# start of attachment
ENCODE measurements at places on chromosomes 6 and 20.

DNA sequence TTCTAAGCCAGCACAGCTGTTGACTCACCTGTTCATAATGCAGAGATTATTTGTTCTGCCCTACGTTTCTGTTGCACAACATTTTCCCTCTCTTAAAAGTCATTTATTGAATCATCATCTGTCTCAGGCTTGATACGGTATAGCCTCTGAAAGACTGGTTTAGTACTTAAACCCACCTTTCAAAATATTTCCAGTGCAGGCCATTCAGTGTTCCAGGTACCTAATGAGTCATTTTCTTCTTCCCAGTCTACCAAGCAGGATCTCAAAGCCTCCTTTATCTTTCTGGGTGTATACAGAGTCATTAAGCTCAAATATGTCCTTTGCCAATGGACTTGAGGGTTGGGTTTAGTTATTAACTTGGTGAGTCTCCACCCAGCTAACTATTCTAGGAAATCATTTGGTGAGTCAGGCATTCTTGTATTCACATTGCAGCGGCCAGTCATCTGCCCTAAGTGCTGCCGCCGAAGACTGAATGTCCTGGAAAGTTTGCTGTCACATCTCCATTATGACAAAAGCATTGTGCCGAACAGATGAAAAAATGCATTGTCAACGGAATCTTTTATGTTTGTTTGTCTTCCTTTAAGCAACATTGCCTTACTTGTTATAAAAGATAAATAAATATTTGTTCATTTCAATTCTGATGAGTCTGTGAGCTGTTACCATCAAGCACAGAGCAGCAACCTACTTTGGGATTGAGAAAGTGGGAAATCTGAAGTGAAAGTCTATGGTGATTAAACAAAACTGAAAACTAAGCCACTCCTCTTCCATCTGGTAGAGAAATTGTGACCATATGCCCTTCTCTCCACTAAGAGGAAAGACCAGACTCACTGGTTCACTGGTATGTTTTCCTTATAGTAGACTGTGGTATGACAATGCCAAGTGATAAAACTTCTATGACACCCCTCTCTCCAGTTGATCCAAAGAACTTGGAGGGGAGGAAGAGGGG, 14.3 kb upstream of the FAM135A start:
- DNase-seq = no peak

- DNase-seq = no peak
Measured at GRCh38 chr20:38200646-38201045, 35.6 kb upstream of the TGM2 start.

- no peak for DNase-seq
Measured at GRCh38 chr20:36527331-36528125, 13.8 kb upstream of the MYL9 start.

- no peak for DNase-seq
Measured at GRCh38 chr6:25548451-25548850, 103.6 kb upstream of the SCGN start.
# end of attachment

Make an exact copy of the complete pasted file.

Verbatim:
ENCODE measurements at places on chromosomes 6 and 20.

DNA sequence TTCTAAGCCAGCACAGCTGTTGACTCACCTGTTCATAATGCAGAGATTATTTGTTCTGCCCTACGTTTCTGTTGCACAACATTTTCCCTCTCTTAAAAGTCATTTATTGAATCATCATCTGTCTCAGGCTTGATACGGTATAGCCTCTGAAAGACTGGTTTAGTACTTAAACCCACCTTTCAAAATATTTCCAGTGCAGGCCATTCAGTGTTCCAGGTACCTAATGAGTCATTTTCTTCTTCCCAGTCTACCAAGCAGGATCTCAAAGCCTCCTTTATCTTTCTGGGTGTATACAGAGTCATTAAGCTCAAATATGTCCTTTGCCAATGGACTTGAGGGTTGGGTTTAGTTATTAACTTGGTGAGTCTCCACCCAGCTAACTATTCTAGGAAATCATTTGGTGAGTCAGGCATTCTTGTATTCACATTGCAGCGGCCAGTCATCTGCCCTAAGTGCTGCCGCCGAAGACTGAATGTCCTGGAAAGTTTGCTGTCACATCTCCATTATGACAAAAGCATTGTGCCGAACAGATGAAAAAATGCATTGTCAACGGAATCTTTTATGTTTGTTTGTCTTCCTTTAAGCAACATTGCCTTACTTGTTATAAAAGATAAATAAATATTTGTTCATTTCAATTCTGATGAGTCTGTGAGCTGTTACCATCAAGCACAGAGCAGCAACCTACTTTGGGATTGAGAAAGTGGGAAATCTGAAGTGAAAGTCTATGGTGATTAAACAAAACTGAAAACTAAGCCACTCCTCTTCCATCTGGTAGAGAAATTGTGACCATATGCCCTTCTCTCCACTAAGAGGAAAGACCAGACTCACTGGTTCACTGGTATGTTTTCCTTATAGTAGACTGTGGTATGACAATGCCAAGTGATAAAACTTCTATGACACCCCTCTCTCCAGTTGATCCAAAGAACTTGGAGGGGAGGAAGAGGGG, 14.3 kb upstream of the FAM135A start:
- DNase-seq = no peak

- DNase-seq = no peak
Measured at GRCh38 chr20:38200646-38201045, 35.6 kb upstream of the TGM2 start.

- no peak for DNase-seq
Measured at GRCh38 chr20:36527331-36528125, 13.8 kb upstream of the MYL9 start.

- no peak for DNase-seq
Measured at GRCh38 chr6:25548451-25548850, 103.6 kb upstream of the SCGN start.